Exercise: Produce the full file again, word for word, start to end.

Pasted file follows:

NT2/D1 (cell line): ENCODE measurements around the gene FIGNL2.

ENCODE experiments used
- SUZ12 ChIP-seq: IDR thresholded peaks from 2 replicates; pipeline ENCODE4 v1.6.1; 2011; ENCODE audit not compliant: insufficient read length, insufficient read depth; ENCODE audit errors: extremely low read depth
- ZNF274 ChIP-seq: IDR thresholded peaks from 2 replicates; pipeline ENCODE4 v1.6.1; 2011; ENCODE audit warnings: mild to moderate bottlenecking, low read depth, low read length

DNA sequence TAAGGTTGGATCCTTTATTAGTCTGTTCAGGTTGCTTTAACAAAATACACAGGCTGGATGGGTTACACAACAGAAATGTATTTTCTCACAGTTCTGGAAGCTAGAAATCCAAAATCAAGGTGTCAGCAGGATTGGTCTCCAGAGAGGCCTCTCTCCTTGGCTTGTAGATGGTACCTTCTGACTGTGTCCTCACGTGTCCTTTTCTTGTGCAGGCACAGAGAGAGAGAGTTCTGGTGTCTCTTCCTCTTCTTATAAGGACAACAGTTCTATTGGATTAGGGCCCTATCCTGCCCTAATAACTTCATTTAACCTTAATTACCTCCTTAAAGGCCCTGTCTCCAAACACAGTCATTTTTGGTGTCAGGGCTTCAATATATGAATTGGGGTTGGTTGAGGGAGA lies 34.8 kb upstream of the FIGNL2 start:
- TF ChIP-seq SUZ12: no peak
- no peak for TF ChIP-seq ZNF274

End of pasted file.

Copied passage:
NT2/D1 (cell line): ENCODE measurements around the gene FIGNL2.

ENCODE experiments used
- SUZ12 ChIP-seq: IDR thresholded peaks from 2 replicates; pipeline ENCODE4 v1.6.1; 2011; ENCODE audit not compliant: insufficient read length, insufficient read depth; ENCODE audit errors: extremely low read depth
- ZNF274 ChIP-seq: IDR thresholded peaks from 2 replicates; pipeline ENCODE4 v1.6.1; 2011; ENCODE audit warnings: mild to moderate bottlenecking, low read depth, low read length

DNA sequence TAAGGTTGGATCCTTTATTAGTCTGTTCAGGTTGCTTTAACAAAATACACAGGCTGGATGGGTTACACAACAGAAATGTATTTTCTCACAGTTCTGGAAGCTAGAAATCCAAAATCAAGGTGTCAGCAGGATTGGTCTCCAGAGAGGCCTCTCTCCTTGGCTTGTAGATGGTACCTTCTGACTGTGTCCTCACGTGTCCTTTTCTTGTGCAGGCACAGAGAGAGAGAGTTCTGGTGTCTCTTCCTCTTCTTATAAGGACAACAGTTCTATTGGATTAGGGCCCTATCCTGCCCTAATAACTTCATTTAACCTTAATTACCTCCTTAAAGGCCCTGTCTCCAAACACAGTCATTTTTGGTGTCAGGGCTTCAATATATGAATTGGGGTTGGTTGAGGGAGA lies 34.8 kb upstream of the FIGNL2 start:
- TF ChIP-seq SUZ12: no peak
- no peak for TF ChIP-seq ZNF274